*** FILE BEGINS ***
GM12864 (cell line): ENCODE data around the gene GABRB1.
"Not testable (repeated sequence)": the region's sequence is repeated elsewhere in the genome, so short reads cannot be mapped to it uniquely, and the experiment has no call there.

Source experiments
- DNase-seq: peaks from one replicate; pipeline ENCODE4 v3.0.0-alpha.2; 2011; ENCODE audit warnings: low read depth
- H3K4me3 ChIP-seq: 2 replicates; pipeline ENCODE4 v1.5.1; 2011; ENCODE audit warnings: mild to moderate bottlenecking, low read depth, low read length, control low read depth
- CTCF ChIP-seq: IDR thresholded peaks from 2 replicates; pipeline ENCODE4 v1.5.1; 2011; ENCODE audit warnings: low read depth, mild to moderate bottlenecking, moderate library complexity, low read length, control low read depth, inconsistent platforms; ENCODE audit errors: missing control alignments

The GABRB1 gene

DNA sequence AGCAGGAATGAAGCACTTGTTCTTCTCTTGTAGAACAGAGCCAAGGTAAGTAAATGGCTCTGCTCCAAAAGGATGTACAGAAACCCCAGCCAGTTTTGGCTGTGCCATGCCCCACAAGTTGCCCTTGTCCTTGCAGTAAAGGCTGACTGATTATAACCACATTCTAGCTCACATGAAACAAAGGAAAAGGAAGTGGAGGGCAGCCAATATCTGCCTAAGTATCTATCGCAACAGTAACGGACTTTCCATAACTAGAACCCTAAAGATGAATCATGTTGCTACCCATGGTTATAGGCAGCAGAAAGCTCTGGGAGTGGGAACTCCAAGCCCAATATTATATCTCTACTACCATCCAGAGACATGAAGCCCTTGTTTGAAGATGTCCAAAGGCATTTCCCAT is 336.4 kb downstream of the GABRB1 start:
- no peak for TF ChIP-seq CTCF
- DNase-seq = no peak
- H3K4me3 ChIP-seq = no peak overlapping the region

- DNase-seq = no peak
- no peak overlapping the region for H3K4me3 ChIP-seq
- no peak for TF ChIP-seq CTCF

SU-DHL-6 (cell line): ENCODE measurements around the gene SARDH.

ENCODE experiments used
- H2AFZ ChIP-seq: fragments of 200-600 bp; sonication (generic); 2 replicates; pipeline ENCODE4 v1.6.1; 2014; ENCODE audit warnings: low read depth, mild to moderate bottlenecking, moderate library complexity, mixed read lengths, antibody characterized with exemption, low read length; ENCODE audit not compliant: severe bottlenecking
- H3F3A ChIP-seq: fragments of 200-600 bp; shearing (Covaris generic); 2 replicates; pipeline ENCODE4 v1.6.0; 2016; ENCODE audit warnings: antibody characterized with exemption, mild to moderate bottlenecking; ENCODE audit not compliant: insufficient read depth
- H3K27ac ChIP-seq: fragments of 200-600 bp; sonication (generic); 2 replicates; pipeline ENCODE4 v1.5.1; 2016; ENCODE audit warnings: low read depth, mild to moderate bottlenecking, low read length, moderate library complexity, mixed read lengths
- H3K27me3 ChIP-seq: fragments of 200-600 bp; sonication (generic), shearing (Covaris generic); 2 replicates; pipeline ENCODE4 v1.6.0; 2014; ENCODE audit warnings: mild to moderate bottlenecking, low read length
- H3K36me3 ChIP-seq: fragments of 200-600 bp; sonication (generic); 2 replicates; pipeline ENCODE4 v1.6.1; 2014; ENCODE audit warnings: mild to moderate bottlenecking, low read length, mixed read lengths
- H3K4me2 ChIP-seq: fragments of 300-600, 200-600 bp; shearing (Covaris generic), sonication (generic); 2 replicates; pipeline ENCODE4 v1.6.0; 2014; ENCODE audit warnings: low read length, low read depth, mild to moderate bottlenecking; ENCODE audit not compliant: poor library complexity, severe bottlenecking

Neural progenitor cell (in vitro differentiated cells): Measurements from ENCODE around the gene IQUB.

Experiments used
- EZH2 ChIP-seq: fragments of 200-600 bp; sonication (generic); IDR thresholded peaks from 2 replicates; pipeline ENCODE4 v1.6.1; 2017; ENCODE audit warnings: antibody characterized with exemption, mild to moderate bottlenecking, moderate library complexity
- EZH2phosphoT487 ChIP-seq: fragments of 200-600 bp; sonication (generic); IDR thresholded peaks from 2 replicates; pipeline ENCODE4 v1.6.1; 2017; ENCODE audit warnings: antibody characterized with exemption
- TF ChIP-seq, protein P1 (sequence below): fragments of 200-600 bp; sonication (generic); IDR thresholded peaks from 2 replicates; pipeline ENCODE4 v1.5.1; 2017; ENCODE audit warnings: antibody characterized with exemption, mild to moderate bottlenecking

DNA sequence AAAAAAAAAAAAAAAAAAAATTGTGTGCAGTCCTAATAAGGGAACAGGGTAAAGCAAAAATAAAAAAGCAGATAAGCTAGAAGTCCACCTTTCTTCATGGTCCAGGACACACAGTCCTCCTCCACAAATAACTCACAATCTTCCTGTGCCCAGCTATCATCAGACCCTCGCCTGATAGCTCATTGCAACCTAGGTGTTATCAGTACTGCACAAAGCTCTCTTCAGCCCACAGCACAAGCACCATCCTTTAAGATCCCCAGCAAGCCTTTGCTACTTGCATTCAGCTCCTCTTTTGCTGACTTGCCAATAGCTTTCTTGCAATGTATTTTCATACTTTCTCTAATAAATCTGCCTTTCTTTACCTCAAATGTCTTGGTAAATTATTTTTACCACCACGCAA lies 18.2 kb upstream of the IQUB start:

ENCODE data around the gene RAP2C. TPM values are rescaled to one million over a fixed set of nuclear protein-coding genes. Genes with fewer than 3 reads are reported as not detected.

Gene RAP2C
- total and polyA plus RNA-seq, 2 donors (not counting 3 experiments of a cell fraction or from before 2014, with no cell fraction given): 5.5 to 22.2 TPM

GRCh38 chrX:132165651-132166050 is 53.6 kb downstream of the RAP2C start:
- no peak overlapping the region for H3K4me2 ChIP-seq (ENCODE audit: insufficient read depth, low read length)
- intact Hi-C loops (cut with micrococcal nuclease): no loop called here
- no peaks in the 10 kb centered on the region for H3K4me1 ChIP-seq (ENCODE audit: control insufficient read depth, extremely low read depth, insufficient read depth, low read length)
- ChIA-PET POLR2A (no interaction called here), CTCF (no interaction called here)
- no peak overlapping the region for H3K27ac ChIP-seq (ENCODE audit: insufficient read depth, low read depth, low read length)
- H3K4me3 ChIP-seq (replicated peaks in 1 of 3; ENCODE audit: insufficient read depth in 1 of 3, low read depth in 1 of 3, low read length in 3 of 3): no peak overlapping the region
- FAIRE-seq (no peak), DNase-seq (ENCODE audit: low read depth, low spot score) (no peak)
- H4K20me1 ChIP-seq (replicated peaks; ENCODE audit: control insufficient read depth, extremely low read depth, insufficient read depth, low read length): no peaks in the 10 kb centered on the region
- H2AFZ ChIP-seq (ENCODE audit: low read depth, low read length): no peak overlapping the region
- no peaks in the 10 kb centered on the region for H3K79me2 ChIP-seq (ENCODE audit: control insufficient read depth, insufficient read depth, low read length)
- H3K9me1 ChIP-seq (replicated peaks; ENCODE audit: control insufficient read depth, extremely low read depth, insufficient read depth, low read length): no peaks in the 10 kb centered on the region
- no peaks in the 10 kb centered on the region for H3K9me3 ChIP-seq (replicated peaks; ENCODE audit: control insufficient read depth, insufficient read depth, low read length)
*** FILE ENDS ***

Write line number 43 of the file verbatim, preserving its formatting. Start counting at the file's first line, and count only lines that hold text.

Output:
- H3K9me1 ChIP-seq (replicated peaks; ENCODE audit: control insufficient read depth, extremely low read depth, insufficient read depth, low read length): no peaks in the 10 kb centered on the region